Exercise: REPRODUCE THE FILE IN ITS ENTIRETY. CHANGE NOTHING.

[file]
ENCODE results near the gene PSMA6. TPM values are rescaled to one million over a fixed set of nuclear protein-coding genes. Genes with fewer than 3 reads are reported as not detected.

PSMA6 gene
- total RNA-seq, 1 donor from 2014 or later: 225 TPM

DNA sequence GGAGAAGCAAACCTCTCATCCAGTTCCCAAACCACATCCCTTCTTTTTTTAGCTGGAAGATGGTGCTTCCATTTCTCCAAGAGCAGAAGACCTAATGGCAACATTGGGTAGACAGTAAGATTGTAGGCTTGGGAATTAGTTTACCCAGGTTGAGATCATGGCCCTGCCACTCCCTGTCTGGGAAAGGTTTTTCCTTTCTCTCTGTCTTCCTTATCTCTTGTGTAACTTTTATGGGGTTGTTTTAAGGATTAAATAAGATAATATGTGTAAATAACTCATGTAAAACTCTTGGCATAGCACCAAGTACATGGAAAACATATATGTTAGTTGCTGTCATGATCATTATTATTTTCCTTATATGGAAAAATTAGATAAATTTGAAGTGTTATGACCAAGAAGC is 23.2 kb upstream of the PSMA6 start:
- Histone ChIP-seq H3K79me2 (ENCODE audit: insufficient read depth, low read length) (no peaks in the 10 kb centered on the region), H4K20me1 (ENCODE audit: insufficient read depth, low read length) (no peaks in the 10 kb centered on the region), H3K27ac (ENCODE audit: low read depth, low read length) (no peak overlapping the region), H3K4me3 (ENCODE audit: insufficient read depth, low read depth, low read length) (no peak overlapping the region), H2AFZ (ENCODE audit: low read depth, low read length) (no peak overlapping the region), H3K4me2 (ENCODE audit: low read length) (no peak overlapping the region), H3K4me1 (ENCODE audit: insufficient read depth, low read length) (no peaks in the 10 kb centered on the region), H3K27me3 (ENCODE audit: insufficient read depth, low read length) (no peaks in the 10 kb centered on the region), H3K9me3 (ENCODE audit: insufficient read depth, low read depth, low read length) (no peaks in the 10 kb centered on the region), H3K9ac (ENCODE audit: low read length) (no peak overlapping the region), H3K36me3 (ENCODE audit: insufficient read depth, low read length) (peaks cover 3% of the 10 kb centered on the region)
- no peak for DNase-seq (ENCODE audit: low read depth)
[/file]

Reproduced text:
ENCODE results near the gene PSMA6. TPM values are rescaled to one million over a fixed set of nuclear protein-coding genes. Genes with fewer than 3 reads are reported as not detected.

PSMA6 gene
- total RNA-seq, 1 donor from 2014 or later: 225 TPM

DNA sequence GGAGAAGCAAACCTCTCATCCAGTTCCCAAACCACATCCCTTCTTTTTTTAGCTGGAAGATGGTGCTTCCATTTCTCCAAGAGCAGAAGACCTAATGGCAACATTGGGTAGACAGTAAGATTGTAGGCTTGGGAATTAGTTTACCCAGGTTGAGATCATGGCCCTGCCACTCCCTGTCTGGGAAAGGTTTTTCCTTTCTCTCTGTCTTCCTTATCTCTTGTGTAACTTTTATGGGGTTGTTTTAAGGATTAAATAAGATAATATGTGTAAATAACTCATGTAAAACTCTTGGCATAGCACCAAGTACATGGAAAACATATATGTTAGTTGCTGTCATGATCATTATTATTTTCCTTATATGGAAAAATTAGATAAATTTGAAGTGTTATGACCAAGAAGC is 23.2 kb upstream of the PSMA6 start:
- Histone ChIP-seq H3K79me2 (ENCODE audit: insufficient read depth, low read length) (no peaks in the 10 kb centered on the region), H4K20me1 (ENCODE audit: insufficient read depth, low read length) (no peaks in the 10 kb centered on the region), H3K27ac (ENCODE audit: low read depth, low read length) (no peak overlapping the region), H3K4me3 (ENCODE audit: insufficient read depth, low read depth, low read length) (no peak overlapping the region), H2AFZ (ENCODE audit: low read depth, low read length) (no peak overlapping the region), H3K4me2 (ENCODE audit: low read length) (no peak overlapping the region), H3K4me1 (ENCODE audit: insufficient read depth, low read length) (no peaks in the 10 kb centered on the region), H3K27me3 (ENCODE audit: insufficient read depth, low read length) (no peaks in the 10 kb centered on the region), H3K9me3 (ENCODE audit: insufficient read depth, low read depth, low read length) (no peaks in the 10 kb centered on the region), H3K9ac (ENCODE audit: low read length) (no peak overlapping the region), H3K36me3 (ENCODE audit: insufficient read depth, low read length) (peaks cover 3% of the 10 kb centered on the region)
- no peak for DNase-seq (ENCODE audit: low read depth)